Who's Bad Now?

The U.S. government is finally attempting to seize tens of millions of dollars in assets -- including a serious stash of Michael Jackson memorabilia -- from Equatorial Guinea's playboy president-in-waiting. Took long enough.

For the past seven years, various arms of the U.S. government have been investigating Teodoro "Teodorin" Nguema Obiang Mangue, the corrupt, playboy son of the dictator of Equatorial Guinea, who owns a $30 million-plus mansion in Malibu, California. Thousands and thousands of pages of documents have been compiled by investigators -- led by the Senate Permanent Subcommittee on Investigations, the Justice Department and U.S. Immigrations and Customs Enforcement (ICE) -- detailing massive corruption, money-laundering, and general debauchery on the part of Teodorin, yet no legal action resulted.

That changed today when the Justice Department filed civil forfeiture complaints seeking approximately $70.8 million of Teodorin's assets -- his Malibu mansion, a rare Ferrari, and a $38.5 million Gulfstream G-V jet, and roughly $1.1 million worth of Michael Jackson memorabilia, including a "white crystal covered 'Bad Tour' glove" -- which the government "alleges is the proceeds of foreign corruption offenses and was laundered in the United States," according to a statement by Assistant Attorney General Lanny Breuer of the Justice Department's Criminal Division and U.S. Immigration and Customs Enforcement (ICE) Director John Morton.

It is significant and laudatory that the U.S. government has finally taken real, consequential action against Teodorin. But it's unfortunate that the investigation dragged on so long that it allowed him to ship the majority of his U.S.-based assets overseas, where they are now likely beyond the reach of U.S. law enforcement. In particular according to the filing, the $38.5 million Gulfstream G-V jet is, as of Oct. 12, located back in Equatorial Guinea. Moreover, with billions of dollars of U.S. oil company investment in Equatorial Guinea, the United States continues to be reluctant to censure that government over significant and repeated human rights violations.

The Obiang saga started in 2004, when the Senate Permanent Subcommittee on Investigations issued a report (opened after a Los Angeles Times story I wrote the prior year) that found that Teodorin's father -- Teodoro Obiang, who has ruled since seizing power in 1979 coup -- controlled as much as $700 million in state funds at Riggs Bank in Washington, D.C., deposited overwhelmingly by U.S. oil companies. The Senate panel said Riggs Bank (later bought by PNC) opened multiple accounts for Obiang and helped the president stash his wealth in offshore shell corporations.

A detailed report last year, also by the Senate Permanent Subcommittee on Investigations, found that Teodorin, who had been appointed Equatorial Guinea's minister of agriculture and forestry, used shell companies to evade money-laundering laws and funnel more than $100 million into the United States. He used the funds to buy the Malibu property, a personal jet, and a small fleet of luxury cars.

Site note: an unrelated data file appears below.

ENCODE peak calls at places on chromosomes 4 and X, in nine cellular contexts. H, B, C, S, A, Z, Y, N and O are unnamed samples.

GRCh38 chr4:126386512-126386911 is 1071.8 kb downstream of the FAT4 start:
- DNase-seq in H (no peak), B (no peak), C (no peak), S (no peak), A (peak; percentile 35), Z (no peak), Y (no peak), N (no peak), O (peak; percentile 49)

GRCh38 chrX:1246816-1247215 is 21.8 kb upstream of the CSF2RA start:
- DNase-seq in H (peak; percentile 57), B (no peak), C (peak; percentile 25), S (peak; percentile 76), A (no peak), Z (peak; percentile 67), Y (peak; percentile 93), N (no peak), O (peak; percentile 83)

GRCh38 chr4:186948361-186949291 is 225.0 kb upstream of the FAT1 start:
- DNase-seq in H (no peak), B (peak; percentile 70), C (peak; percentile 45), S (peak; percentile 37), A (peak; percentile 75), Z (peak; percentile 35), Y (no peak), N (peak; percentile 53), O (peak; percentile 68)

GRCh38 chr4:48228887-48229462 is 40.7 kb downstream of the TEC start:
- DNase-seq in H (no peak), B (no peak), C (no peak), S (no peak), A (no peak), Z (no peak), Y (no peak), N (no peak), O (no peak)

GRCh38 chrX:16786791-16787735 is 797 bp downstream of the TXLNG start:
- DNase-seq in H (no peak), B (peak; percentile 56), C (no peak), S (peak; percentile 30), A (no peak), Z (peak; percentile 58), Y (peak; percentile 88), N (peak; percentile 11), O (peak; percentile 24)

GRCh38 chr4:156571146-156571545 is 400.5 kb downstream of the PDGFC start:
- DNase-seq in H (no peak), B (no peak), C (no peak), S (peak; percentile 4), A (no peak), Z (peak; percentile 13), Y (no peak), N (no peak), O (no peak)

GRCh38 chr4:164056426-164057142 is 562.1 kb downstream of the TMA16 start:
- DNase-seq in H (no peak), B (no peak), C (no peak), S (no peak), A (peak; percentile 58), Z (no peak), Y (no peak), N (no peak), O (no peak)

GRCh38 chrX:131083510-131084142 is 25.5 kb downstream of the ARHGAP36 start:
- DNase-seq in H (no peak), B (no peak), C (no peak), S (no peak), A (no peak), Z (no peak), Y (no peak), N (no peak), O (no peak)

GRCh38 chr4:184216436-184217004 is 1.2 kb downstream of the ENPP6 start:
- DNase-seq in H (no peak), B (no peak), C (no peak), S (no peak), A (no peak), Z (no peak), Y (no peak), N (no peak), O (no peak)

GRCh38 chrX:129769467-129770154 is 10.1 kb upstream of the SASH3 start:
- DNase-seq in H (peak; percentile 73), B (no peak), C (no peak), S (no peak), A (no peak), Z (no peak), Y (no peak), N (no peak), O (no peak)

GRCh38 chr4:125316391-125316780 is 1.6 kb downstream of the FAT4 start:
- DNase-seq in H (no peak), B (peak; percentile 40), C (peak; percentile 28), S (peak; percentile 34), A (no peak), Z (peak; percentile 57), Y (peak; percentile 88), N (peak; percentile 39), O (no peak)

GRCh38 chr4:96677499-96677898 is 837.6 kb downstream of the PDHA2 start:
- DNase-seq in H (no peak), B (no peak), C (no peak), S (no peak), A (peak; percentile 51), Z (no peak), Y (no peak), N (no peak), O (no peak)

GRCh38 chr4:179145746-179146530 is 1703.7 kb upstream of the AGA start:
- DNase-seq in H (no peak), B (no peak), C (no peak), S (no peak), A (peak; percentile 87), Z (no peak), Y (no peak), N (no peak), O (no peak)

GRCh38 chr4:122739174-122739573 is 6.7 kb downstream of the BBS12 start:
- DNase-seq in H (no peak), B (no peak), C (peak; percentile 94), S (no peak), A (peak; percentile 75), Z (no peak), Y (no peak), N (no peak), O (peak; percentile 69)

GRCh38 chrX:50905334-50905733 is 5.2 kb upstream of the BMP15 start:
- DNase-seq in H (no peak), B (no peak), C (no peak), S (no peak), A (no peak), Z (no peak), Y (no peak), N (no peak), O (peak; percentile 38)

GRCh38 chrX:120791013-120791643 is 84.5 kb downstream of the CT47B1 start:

The U.S. Justice Department and ICE opened an investigation at least four years ago. Documents from the investigation, on which I first reported in 2009, quote sources alleging that Teodorin supplemented his modest ministerial salary of $5,000 per month with a "large 'revolutionary tax' on timber" that he ordered international logging firms to pay "in cash or through checks" to a forestry company he owned. Investigators suspect a large chunk of his assets was derived from "extortion, theft of public funds, or other corrupt conduct," stated a 2007 Justice report detailing the probe.

The complaint today was unsealed in U.S. District Court in the Central District of California and a separate civil forfeiture complaint was filed in Washington, D.C. "The complaints announced today allege that, on a modest government salary, Minister Nguema amassed wealth of over $100 million," said Breuer. "While his people struggled, he lived the high life -- purchasing a Gulfstream jet, a Malibu mansion and nearly $2 million in Michael Jackson memorabilia.... The Department of Justice is seeking to seize them through coordinated forfeiture actions. Through our Kleptocracy Initiative, we are sending the message loud and clear: the United States will not be a hiding place for the ill-gotten riches of the world's corrupt leaders."

Loud and clear, it may well be, but it sure took long enough.



Hold That Car

Exclusive: U.S. government targets the $30 million Malibu estate of Equatorial Guinea's playboy president-in-waiting -- and Michael Jackson's glove.

When it comes to being the target of international criminal investigations, the buffoonish clan that runs oil-rich Equatorial Guinea may be setting new records. Just two weeks ago, French investigators seized millions of dollars' worth of sports cars belonging to Teodorin Nguema Obiang, the son of the country's long-ruling dictator. A major investigation of the Obiang family is also unfolding in Spain, where the clan owns multiple properties.